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Trial ends in guilty verdict, 30 years in prison

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Booze was charged with three counts of aggravated assault

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    The April 21 trial for Keith Booze was Jones County’s first trial since the March 2020 pandemic shutdown. The trial had a few concessions due to COVID-19 requirements, including jury members being spread across one half of the courtroom and jury selecti
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After shooting up the car of his estranged girlfriend, which of course was already a crime, a witness saw the offender take a few steps then turn and fire into a house with three people inside.

That final shot placed those three lives in danger and elevated the crime to aggravated assault.

A jury found Keith Antonio Booze Jr. guilty of three counts of aggravated assault in Jones County Superior Court April

21. Superior Court Judge Alison Burleson sentenced Booze to 20 years for each count. The judge ordered the counts to run consecutively for a total of 60 years with the first 30 years to serve in prison. He is to receive credit for time served from his Aug.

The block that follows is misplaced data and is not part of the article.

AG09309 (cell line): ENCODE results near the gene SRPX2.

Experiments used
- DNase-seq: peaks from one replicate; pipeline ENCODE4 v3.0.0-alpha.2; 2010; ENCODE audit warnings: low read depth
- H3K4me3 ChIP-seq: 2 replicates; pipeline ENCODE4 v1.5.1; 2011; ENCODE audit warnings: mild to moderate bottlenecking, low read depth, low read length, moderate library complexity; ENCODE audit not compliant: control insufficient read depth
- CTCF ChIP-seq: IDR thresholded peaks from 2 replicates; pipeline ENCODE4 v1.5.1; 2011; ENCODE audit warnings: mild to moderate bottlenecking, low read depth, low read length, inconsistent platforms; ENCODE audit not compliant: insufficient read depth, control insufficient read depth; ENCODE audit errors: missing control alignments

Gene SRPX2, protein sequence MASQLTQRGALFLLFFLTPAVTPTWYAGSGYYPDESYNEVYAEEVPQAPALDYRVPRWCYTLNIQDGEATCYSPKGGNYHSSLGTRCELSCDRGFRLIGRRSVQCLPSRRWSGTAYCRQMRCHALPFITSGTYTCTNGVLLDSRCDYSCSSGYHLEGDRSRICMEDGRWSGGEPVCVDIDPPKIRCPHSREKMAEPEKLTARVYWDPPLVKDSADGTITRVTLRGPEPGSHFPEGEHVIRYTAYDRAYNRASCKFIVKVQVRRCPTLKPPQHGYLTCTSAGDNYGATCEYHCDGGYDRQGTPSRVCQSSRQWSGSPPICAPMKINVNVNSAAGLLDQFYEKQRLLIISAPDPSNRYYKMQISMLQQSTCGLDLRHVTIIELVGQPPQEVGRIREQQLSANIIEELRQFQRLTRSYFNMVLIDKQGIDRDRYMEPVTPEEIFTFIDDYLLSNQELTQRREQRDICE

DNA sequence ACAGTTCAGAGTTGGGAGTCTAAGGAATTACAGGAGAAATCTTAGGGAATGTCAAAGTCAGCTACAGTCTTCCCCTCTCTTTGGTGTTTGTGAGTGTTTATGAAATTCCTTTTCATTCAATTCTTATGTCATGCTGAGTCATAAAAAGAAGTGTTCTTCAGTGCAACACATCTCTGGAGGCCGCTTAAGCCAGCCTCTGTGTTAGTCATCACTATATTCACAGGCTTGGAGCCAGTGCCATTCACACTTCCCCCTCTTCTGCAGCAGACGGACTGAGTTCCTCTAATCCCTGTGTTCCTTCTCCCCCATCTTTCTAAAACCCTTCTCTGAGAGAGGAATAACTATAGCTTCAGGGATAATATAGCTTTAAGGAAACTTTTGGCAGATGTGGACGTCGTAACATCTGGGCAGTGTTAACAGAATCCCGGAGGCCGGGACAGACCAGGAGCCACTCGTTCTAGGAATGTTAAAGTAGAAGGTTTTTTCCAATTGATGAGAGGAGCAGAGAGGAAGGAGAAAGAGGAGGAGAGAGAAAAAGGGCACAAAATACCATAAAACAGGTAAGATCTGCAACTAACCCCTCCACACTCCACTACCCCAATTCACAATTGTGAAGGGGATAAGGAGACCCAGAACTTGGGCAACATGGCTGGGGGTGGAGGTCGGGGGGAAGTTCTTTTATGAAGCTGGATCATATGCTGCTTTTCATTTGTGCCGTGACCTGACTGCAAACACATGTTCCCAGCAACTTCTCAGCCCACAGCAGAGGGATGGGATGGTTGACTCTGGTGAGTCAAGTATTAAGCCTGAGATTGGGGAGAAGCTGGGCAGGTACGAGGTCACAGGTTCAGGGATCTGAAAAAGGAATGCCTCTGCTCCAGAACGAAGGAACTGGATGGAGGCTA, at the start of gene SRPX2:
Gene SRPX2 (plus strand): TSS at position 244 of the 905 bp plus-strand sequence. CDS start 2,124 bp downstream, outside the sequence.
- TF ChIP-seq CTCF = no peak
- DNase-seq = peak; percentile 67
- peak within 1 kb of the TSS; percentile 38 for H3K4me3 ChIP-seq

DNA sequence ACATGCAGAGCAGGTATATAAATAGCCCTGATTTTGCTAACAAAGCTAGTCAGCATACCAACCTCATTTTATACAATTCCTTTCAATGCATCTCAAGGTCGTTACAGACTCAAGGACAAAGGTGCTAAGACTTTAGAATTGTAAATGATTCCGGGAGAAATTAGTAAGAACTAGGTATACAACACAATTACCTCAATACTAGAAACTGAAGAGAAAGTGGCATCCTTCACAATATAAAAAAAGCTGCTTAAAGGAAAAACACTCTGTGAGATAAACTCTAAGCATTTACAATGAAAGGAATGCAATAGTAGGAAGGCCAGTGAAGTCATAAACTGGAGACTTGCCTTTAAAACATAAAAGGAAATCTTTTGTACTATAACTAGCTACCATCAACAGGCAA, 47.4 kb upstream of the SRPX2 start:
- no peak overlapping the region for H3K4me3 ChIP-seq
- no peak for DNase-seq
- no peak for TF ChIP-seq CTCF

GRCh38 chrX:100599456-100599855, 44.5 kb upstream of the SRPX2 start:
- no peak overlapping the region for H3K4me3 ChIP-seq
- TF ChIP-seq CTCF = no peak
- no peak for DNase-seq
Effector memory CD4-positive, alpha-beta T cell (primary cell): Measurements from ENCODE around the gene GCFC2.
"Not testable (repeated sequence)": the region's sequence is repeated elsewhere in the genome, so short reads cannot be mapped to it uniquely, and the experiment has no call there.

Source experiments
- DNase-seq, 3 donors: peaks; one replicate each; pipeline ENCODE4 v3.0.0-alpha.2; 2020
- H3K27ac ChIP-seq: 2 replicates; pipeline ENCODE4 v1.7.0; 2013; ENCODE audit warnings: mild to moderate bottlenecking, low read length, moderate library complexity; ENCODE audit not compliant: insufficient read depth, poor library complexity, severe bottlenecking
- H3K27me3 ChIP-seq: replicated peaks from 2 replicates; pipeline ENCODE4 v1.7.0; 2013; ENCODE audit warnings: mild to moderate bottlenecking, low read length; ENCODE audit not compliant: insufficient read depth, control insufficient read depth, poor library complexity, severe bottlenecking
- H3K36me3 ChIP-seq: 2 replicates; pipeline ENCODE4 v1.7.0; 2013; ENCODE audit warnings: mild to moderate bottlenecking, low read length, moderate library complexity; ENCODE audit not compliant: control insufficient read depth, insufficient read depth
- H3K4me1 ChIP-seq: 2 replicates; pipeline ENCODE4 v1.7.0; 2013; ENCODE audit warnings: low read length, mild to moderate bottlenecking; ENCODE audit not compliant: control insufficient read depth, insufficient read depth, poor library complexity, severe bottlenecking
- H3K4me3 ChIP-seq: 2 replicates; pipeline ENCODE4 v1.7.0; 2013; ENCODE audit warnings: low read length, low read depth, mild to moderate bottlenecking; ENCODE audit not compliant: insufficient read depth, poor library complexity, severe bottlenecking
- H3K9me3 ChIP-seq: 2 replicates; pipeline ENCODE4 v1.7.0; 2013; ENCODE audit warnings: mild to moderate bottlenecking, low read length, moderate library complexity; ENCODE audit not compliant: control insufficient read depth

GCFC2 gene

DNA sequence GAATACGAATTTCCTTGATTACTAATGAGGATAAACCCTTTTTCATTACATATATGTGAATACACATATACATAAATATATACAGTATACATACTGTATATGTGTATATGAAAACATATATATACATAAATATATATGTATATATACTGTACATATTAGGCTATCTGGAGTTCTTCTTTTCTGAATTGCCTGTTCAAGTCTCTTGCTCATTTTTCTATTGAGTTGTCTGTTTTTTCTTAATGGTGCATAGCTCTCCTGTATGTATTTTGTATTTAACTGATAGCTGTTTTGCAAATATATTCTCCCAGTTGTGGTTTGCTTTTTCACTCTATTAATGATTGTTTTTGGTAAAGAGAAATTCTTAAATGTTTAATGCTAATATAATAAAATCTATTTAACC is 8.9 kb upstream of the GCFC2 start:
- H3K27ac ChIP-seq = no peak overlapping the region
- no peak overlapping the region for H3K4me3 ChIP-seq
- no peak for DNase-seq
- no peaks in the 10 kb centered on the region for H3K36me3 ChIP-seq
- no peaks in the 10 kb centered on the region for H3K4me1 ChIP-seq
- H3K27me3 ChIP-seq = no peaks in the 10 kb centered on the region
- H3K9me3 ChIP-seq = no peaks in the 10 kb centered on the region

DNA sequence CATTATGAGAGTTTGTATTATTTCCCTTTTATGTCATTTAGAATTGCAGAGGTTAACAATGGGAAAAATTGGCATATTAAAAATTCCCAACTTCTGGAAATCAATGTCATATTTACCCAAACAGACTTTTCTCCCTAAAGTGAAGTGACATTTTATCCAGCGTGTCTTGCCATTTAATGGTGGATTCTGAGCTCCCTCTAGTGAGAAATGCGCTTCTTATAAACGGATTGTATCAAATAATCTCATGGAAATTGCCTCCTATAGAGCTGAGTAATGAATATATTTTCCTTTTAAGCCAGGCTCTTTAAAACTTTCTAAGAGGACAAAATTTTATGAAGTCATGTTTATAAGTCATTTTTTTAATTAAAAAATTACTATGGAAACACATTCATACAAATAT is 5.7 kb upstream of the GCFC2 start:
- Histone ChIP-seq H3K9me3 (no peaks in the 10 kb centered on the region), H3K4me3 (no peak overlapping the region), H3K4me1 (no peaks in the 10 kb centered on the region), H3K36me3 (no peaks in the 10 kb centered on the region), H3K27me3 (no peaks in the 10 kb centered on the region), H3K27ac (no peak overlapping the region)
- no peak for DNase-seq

22, 2019, arrest.

The defendant was represented by defense attorney Kevin Stroberg, and Assistant District Attorney Faith Worley prosecuted the case.

The trial started at 9 a.m. April 20, and the state and defense had rested by 5 p.m. that same day. The jury returned at 8:45 a.m. April 21 to start deliberations and announced a verdict at 9:26 a.m.

After pronouncing sentence, Burleson said there are some people who get angry and others who are to be feared. She stated that it was either by luck or the grace of God that no one was killed.

The Jones County case was about an incident that occurred in the early morning hours of July 14, 2019. Four shots were fired into the victim’s vehicle and one shot through a window of the house where she was sleeping. The shot through the window went all the way through the house on Arlethia Drive from the front to the back wall. The house was occupied by two adults and a juvenile, but no one was hurt.

The witnesses for the state included the victim her stepfather and brother, a neighbor who called 911, three Jones County deputies, three Bibb County deputies and a JCSO IT specialist

The sole defense witness was an investigator. Booze opted not to testify.

In her opening statement, Worley said the case was about obsession and aggression, and she followed that theme throughout the case. In his opening, Stroberg challenged the state to rule out all the reasonable doubts in the case.